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Examining the Chiefs’ third-down success during Sunday’s win over the Patriots

Let’s see how Kansas City performed in third-down situations against New England.

NFL: DEC 17 Chiefs at Patriots Photo by Fred Kfoury III/Icon Sportswire via Getty Images

During Sunday’s 27-17 victory over the New England Patriots, the Kansas City Chiefs’ offense turned in an up-and-down performance. It struggled to find consistency while running the ball. In many cases, tight end Travis Kelce had difficulty getting open. Wide receivers continued to drop passes and display poor ball security.

But there was one encouraging thing: the offense performed well on third-and-long. In Week 14’s 20-17 loss to the Buffalo Bills, the Chiefs converted just 13% of its third-down attempts in which at least seven yards were needed. But on Sunday, the offense converted 33% of these — and all of them were in crucial moments.

These don’t even include the critical third-and-4 conversion to wide receiver Rashee Rice in the fourth quarter, which allowed the Chiefs to burn another three minutes off the clock after the Patriots cut Kansas City’s lead to 10 points when they converted an interception into a touchdown.

What was the difference? It was quarterback Patrick Mahomes making crazy plays with a hint of great pass protection.

Let’s take a closer look.

Film review

After failing on their first two third-and-longs, the Chiefs completed a huge third-and-10 pass to wide receiver Justin Watson that was good for 31 yards.

Here we see the Patriots are in a Cover 1 double coverage, in which they’re doubling Kelce with a single high safety and man coverage across it.

In a middle-of-the-field closed coverage like this one, we typically see defensive backs play with outside leverage against wide receivers who are inside the hashes. This funnels these routes to the defender’s help — in this case, the free safety.

The Chiefs know this, so they dial up a Flag route for Watson — something with which he has been terrific in Kansas City. This is a route where the receiver stems to make it look like a deep Over route — but then breaks outside to the corner. Watson executes it very well — but Mahomes’ ball placement is also tremendous.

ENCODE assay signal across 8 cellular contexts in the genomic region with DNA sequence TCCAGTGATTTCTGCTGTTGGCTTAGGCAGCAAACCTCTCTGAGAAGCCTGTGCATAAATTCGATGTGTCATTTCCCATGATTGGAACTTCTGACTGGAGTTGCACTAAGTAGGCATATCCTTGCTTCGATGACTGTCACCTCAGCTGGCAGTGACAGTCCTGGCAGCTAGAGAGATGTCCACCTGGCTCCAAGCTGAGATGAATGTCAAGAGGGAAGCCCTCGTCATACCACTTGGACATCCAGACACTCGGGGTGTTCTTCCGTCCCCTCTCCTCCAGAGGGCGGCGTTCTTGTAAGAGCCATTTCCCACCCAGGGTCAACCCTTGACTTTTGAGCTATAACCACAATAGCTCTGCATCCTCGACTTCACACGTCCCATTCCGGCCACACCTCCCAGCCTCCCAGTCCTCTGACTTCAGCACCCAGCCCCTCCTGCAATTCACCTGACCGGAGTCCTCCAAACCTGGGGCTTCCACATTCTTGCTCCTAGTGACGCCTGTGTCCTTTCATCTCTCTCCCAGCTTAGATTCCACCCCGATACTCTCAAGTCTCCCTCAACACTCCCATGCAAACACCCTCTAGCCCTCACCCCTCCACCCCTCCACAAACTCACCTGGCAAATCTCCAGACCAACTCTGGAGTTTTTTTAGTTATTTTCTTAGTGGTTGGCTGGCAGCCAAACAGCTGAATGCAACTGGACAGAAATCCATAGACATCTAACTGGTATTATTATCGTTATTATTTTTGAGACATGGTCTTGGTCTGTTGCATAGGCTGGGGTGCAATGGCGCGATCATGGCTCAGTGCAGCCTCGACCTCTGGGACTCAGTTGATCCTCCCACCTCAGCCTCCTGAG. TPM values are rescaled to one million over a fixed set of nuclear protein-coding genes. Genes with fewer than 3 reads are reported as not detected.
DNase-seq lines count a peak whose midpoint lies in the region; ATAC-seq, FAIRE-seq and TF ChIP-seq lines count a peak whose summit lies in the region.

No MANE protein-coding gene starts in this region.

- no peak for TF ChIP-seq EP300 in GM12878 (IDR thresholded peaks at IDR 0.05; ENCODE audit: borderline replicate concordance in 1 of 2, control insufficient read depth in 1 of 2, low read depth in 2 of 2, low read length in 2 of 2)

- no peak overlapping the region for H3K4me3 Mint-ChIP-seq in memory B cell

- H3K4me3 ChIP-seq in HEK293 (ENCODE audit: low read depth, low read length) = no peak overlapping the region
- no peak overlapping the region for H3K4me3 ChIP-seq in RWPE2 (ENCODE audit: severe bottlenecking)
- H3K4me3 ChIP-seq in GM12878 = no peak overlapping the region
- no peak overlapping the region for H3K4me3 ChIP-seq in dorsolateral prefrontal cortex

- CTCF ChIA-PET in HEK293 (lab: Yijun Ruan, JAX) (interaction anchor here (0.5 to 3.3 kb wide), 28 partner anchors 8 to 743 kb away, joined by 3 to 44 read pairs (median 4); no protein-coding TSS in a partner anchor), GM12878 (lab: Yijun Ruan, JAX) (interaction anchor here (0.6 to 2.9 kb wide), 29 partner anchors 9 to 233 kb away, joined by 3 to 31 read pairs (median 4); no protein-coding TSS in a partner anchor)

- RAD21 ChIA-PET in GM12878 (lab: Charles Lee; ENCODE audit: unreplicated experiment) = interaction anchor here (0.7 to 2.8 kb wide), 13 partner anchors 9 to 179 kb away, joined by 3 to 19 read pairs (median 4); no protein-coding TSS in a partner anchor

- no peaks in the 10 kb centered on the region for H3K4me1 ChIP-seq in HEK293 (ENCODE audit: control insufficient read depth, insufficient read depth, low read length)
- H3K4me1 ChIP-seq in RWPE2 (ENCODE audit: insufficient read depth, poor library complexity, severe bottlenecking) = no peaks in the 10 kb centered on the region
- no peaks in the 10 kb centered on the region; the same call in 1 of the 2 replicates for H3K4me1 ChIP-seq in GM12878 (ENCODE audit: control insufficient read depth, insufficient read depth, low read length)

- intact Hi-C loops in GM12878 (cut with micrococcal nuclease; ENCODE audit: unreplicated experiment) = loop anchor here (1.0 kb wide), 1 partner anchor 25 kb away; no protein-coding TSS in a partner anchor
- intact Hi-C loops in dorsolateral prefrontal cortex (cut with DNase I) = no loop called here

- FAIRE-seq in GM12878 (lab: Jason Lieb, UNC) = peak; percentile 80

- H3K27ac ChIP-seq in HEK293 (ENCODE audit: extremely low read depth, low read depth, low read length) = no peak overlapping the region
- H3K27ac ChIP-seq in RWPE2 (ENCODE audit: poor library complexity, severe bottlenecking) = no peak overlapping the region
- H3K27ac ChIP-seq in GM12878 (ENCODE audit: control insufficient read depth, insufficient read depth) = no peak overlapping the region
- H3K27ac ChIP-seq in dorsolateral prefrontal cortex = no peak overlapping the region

On the same drive, we saw more great quarterbacking from Mahomes — but it was more about his mental processing.

The Chiefs are once again in third-and-10. New England shows a pressure look, so Mahomes changes the play, bringing Kelce in to form a seven-man protection. He has the offensive line do a full slide to the right, with Kelce able to block the back side edge with the help of running back Jerick McKinnon.

The route concept is Dagger, a two-man concept with a clear vertical and a back side dig route. Rice runs the dig, doing an excellent job of finding a zone hole in Cover 3. Mahomes navigates pressure coming from the right side B-Gap, avoiding a hit and easily getting it his rookie wideout.

Another third-down conversion used one of Reid’s excellent play designs — one that features multiple coverage beaters and takes advantage of a defense that is keying on Kelce.

Since the Patriots had been committed to doubling Kelce, Reid decides to put him on the back side of the formation, opening space to the field. On the other side, the Patriots are in some version of a man-match coverage, distributing routes by depth and release. But since Kansas City uses motion to change the releases, the Patriots’ rules are compromised — forcing them into some quick communication. After the two vertical routes clear the space, Rice is able to get open on the out route with good leverage.

Then there’s the critical third-and-4 from the fourth quarter. The play displays excellent pass protection — and a mistake by Mahomes.

We see that the Chiefs are running a mesh — two crossing routes intersecting with each other — while Kelce runs a corner route. The Patriots bait them with a zone coverage. Tight end Noah Gray reads the coverage properly — sitting down on his route to give Mahomes a zone window — but the quarterback misses it entirely.

But since the pass protection is excellent across the board, Mahomes has the time to find (and hit) Rice on the back side crossing route with great velocity.

On Sunday, the Chiefs did give up two sacks on third-and-and long — but on this play, they held up long enough to sustain the drive — and reduce New England’s chance of a comeback.

The bottom line

Was the Chiefs’ offense good on Sunday? Not necessarily.

Looking at expected points added (EPA) and success rate, the offense performed poorly, particularly on early downs; its performance in the running game would have placed it at the bottom of the league.

Coming into Week 15, the team ranked 18th in early-down rushing EPA and 27th in success rate. The early-down passing performance was actually worse against New England. Coming into Sunday’s game, Kansas City ranked 11th in early-down dropback EPA and fifth in success rate.

However, this game proved that when Mahomes is in his bag on third downs, the Chiefs can move the football. For most teams, this wouldn’t be a sustainable formula — but we’ve seen Kansas City do this for years. Mahomes has always thrived in these situations, so it’s something the Chiefs can bank on moving forward.

After Sunday’s game, I’m still dubious about the Kansas City offense. But if it can find some semblance of a sustainable early-down offensive formula — and rely on Mahomes to create magic on third downs — that might be enough to get the Chiefs over the finish line in the playoffs.

But until that happens, I’m going to remain skeptical about Kansas City’s chance to win postseason games with this offense.

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